The complex mosaic of languages and cultures that makes up today’s workplace requires employers to rethink their recruiting policies deeply. While relevant experience and technical know-how remain essential attributes to look for in candidates, they are becoming more and more focused on employees able to bring a well-rounded set of intercultural skills.
As the modern workplace becomes increasingly globalised and competitive, ESCP Business School accepts the challenge by offering its graduates the means to break down any cultural barrier in communication with colleagues, business partners, and customers. However, the aim is not only to impress future employers with a perfect international curriculum but also to prepare young professionals to better understand their co-workers, adapt smoothly to new work environments, and prevent cultural shock. While, at the same time, enhancing their cultural awareness.
The ESCP Bachelor in Management (BSc) is a perfect example of a cross-culturally oriented programme. It offers the opportunity to study for three years in three different countries with students from all over the world and brings Intercultural Skills to the classroom with a dedicated module.
Intercultural Skills module.
A constructive bridging between cultures starts
“Our bachelor of science provides a solid quantitative preparation. Nevertheless, we propose several ‘humanistic’ content in the curriculum, as we think they are necessary to future managers to address the complexity of the business world comprehensively,” tells us Chiara Succi, Associate Professor of Organizational Behavior at ESCP, and Academic Director of the Bachelor in Management (BSc) for the Turin Campus. “All courses have an international perspective and see diversity as an asset at different levels. Serving this purpose, in the second year, we offer the module entitled Intercultural Skills.”
Although the Intercultural Skills module is expressly designed to prepare students for a fruitful meeting of cultures – in the workplace and beyond – how does it occur in practical terms?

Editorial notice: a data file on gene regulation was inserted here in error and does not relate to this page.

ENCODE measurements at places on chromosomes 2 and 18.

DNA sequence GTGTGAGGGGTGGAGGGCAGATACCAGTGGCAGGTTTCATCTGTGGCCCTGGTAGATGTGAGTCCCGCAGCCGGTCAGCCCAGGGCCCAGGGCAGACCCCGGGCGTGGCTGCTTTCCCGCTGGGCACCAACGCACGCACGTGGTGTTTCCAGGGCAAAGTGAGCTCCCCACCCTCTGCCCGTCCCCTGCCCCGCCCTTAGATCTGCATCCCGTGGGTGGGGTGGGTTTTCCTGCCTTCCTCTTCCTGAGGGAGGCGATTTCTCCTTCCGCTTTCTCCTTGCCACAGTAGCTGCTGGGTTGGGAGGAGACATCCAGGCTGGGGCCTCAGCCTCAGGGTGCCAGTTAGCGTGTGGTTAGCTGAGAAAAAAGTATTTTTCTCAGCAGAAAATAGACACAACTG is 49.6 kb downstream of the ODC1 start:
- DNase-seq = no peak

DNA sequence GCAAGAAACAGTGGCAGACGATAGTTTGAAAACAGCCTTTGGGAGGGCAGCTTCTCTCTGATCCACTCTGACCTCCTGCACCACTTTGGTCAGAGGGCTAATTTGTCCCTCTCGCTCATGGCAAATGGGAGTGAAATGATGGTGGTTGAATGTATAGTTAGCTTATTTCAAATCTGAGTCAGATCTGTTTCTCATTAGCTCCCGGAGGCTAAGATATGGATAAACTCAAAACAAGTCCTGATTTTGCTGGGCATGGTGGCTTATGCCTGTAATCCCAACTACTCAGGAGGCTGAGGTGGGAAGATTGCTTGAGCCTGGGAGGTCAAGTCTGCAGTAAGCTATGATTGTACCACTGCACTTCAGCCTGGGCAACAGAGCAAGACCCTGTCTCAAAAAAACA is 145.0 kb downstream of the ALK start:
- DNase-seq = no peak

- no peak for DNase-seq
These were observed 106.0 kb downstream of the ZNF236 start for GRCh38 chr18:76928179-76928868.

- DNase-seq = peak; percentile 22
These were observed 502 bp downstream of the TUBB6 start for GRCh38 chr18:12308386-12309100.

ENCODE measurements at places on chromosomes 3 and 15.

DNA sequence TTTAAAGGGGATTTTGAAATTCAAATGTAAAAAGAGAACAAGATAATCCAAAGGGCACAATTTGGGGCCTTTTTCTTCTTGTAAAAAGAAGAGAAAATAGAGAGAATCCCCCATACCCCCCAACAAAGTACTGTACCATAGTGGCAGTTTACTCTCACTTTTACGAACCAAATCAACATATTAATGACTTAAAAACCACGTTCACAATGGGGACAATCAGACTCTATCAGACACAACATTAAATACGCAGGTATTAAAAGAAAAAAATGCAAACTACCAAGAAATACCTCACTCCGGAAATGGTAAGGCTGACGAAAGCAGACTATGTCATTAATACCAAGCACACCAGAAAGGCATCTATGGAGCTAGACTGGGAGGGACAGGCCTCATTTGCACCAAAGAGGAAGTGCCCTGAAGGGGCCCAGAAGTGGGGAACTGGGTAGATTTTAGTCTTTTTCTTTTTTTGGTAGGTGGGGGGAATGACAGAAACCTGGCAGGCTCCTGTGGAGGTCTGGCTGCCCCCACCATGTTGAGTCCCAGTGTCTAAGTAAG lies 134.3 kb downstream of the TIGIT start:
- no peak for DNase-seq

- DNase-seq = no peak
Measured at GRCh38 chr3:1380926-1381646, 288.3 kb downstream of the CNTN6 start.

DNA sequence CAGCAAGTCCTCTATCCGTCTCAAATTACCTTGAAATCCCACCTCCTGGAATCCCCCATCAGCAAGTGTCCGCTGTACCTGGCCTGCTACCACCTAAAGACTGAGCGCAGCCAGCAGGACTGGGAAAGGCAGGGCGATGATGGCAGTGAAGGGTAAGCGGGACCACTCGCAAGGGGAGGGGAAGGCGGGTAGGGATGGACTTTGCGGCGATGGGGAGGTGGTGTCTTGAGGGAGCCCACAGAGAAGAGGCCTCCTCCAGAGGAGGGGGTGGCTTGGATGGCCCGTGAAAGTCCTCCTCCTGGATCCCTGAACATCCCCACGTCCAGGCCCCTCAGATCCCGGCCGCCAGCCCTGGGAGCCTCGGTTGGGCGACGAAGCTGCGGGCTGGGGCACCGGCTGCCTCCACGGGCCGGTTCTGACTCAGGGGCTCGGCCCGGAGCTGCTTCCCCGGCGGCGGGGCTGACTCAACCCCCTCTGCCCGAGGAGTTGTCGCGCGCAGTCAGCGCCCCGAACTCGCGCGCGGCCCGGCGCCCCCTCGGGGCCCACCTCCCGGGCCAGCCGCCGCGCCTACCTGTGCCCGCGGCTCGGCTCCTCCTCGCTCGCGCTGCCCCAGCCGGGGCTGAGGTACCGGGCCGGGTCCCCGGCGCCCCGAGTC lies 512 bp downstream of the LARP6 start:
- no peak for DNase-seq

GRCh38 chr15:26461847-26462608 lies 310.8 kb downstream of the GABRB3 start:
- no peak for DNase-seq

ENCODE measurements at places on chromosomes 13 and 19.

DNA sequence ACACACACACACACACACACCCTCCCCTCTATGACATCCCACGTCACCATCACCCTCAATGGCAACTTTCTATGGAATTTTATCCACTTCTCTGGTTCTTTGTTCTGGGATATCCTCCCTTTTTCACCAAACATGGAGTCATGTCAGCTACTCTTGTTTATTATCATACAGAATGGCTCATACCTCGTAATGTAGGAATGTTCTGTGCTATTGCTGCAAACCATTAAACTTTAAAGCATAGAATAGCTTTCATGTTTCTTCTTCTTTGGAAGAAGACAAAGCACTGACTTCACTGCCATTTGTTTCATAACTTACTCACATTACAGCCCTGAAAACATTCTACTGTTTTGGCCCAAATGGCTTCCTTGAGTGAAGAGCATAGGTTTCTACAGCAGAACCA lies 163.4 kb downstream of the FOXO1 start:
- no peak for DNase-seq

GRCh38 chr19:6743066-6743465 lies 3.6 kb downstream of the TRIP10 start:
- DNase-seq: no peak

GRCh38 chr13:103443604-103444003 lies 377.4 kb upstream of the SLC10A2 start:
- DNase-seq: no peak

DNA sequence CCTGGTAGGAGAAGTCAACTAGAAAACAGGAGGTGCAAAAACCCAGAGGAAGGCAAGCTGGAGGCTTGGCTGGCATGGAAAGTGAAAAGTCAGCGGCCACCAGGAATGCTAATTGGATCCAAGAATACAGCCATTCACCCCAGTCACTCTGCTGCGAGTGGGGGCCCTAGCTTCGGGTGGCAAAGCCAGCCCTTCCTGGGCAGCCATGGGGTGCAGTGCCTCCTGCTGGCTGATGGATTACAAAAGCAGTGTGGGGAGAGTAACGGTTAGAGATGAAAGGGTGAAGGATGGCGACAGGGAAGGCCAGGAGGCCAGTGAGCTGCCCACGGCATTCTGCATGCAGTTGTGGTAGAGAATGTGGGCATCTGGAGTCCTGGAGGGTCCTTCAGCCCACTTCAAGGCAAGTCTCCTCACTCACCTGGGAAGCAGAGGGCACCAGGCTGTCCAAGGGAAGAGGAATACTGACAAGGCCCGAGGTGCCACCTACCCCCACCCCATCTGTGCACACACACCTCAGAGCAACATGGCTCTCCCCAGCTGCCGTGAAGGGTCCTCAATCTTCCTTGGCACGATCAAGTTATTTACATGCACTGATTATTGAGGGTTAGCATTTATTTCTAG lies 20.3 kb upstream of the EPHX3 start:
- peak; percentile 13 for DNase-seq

“The course is divided into two parts,” says professor Succi. “In the first part, students become familiar with the definitions of the main concepts (i.e., culture, identity, multicultural, pluricultural,…) and study cultural dimensions to better understand and compare different countries and approaches to business around the world.”
In the second part of the course, called ‘culture in action‘, students are invited to apply the studied frameworks to real cases and decline them in different contexts. “For example, we have a role play called ‘cultural clash‘, in which students have to simulate a possible cultural conflict and suggest alternative tactics to avoid it,” explains professor Succi.
Bachelor in Management (BSc).
A curriculum designed for students aspiring to top international careers
One of the BSc curriculum’s fundamental objectives is to develop a ‘humanistic’ sensitivity to complement technical studies. In particular, the programme underlines the huge diversity currently characterizing the corporate world. A diversity, which with its many faces and declinations, reflects in a variety of cultures, personalities, generations, and needs.
Companies, now more than ever, are no longer just interested in employees’ ability to speak another language, but in their capability to demonstrate respect for others, understand people from different backgrounds, build trust and cope with cultural differences.
“It is fundamental for our students to understand that cultural diversity is not related to a specific country or society, but it belongs to every individual. In each ‘interpersonal encounter‘, they will need to invest time and energies to build a positive connection,” continues professor Succi.
Understanding others means to interpret the reality around you
To be able to listen and understand others is paramount to acknowledge the environment in which the cultural encounters occur. “We ask our students to carry on a journal to reflect on themselves and analyze their group work activities in-depth. As an example, we asked them to find in their city a cultural event or phenomenon (e.g., Brazilian carnival, coffee, visit a synagogue, a meal at a Chinese restaurant, …) to work on, applying the cultural dimensions studied in the first part of the course,” tells us professor Succi.
Each year, the students’ response to the module is different, as their perception gets affected by the actuality and the events taking place around them. “Nationalism, racism, and stereotypes had been extremely interesting to students last year,” says professor Succi, underlining how the Intercultural Skills module is in constant metamorphosis, like the world it tries to interpret.
Although we have well understood that constructive bridging between cultures is fundamental for transforming our societies and economies, what is the students’ reaction to this module? “In general, our Bachelor students truly appreciate the possibility to reflect on the international experience they are having at ESCP and to assess, somehow, their ‘cultural intelligence‘ level. We, on the other hand, are proud to train future leaders capable of putting people at the center of their choices,” concludes professor Succi.
Globalization is impacting all career paths in all sectors. Acquiring intercultural frameworks is essential to simplify the business environment’s complexity, develop transversal communication strategies, build trust, and successful relationships.
Learn more about the Bachelor in Management (BSc) and discover the path towards your cross-cultural journey at ESCP Business School.